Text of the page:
California’s New Voidable Transactions Act
California’s recently enacted Uniform Voidable Transactions Act (UVTA), makes it easier for creditors to recover assets that are transferred to third parties when a debtor is insolvent, even when there is no improper intent by the debtor or the transferee.
The UVTA supersedes the Uniform Fraudulent Transfer Act (California Civil Code Sections 3439 et seq.) (UFTA). The UVTA applies to transfers made or obligations incurred after January 1, 2016 (the UFTA will continue to apply to prior transactions). Key changes from the UFTA include:
- Challenging a transfer will be easier for a creditor: the creditor only needs to establish its claim by a “preponderance” of the evidence, rather than the higher “clear and convincing” evidence standard applied by some courts under the UFTA. Moreover, a party defending a claim now clearly has the burden of: (i) rebutting the presumption that the debtor was insolvent at the time of the transfer based on failure to pay debts as they came due and (ii) asserting that property was transferred for a reasonably equivalent value and in good faith. These procedural changes may sound technical, but they tilt the scales in favor of the creditor.
- A creditor asserting a UVTA claim now has additional remedies, including obtaining pre-judgment “attachment” of a transferee’s assets generally, rather than such attachment being limited to the asset transferred or its proceeds, as is the case under the UFTA. This will put additional pressure on a transferee to settle.
The name change itself (from Uniform Fraudulent Transfer Act to Uniform Voidable Transactions Act) emphasizes that the law is focused on avoidance of transfers made or of obligations incurred by an insolvent debtor in exchange for less than reasonably equivalent value, regardless of actual fraud or improper intent.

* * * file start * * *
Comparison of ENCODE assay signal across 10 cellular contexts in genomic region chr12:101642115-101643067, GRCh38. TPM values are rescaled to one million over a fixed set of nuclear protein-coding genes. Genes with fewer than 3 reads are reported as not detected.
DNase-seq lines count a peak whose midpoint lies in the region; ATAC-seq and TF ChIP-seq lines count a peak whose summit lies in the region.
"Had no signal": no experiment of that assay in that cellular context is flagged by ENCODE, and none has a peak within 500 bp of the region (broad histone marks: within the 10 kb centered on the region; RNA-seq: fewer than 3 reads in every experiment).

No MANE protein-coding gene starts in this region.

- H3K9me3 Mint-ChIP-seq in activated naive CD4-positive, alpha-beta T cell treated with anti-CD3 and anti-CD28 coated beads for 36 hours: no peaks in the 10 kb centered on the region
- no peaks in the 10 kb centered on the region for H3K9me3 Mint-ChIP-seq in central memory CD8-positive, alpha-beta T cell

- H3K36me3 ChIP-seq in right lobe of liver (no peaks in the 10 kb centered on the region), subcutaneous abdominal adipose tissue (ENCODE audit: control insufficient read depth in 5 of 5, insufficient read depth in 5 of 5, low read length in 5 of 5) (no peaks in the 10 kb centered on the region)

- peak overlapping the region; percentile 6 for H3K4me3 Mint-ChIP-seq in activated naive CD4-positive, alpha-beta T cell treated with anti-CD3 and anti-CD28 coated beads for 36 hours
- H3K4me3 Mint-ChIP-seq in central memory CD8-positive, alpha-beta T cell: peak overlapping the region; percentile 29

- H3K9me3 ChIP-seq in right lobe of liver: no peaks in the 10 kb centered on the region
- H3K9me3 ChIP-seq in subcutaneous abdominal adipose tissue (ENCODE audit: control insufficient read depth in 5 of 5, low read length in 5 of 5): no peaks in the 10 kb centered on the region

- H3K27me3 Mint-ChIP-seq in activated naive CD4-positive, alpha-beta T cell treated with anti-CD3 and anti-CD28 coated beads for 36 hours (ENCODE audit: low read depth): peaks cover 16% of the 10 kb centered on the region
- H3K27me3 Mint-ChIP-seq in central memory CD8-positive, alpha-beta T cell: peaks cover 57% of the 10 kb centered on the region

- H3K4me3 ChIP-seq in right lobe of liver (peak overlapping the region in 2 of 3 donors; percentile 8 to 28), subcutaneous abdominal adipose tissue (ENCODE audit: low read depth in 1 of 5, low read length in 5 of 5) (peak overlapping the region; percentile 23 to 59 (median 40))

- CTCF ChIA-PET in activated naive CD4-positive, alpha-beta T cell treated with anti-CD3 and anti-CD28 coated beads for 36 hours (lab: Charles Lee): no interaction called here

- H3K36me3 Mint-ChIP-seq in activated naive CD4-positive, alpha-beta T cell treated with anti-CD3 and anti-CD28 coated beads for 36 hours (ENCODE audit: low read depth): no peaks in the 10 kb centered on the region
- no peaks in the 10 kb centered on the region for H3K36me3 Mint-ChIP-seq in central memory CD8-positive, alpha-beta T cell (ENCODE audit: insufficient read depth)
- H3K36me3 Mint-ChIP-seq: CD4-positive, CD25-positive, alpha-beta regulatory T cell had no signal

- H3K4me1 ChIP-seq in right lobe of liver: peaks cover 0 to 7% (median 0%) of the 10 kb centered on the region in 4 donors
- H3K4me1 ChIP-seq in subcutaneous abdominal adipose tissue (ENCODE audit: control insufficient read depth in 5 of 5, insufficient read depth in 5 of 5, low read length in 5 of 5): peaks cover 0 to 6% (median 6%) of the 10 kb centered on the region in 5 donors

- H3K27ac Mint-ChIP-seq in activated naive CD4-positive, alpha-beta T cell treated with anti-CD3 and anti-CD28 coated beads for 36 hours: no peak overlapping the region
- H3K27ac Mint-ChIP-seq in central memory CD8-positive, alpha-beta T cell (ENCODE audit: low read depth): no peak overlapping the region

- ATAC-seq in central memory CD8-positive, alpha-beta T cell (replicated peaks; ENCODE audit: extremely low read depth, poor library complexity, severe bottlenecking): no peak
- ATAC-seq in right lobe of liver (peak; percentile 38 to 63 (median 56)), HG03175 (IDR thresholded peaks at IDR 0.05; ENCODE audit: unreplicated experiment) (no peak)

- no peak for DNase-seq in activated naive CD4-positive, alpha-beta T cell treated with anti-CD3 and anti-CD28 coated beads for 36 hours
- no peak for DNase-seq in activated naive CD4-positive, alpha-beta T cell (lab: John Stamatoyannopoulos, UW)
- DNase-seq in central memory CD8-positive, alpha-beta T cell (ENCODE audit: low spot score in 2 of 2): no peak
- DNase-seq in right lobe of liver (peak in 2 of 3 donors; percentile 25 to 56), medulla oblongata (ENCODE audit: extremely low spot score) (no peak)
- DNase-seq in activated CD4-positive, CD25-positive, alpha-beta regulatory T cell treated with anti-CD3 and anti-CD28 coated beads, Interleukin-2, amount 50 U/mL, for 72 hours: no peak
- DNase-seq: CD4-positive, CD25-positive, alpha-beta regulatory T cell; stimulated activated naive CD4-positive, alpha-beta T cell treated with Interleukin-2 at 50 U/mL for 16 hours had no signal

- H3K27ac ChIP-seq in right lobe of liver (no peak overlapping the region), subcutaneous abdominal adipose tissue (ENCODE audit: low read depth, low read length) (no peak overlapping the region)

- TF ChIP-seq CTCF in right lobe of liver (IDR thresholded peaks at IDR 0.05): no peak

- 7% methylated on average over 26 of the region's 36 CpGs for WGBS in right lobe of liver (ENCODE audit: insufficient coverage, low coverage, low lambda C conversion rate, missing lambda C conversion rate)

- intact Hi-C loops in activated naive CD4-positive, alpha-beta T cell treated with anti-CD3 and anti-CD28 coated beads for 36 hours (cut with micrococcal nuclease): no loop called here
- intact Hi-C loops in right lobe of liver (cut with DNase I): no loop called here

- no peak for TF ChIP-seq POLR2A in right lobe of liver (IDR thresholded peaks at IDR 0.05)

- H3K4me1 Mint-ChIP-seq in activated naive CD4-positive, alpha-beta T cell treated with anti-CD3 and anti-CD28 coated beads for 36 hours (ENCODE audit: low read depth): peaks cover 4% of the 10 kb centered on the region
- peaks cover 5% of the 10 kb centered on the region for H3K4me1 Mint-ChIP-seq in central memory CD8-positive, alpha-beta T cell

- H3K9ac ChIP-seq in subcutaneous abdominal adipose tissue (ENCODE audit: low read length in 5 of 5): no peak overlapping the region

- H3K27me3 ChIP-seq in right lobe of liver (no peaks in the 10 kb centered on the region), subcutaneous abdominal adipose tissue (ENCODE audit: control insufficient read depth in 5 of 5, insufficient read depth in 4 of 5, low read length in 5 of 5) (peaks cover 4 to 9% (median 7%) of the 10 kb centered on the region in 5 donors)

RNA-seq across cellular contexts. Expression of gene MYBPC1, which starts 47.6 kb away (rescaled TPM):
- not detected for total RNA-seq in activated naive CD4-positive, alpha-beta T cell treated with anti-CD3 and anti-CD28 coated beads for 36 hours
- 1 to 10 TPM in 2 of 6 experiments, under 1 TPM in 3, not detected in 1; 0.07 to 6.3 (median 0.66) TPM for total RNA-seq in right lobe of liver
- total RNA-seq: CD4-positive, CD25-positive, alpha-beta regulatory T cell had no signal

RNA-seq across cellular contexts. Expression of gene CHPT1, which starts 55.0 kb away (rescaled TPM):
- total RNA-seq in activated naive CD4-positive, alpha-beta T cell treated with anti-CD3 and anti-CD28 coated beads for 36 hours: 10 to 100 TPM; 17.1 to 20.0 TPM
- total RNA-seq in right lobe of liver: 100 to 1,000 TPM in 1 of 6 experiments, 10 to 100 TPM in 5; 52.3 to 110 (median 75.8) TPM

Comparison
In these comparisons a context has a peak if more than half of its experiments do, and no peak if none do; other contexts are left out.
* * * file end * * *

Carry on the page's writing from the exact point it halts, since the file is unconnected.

A claim under the UVTA is now governed by the law of the state where the debtor is “located” at the time the transfer is made or the obligation is incurred. For an individual, this is the individual's principal residence; for an organization, this is the organization's place of business, or its chief executive office if it has multiple places of business. This change is designed to reduce uncertainty regarding the law applicable to a claim, which can be critical because states have adopted non-uniform versions of the UFTA and UVTA. Defendants have often used uncertainty regarding which version of the UFTA to apply as a tool to hinder creditor claims.
Navigating a claim under UFTA and the new UVTA can be tricky, the more so now as the law evolves to focus on technical rules that might not appear obviously. The advice of legal counsel with appropriate experience will be critical to pursuing or defending such litigation.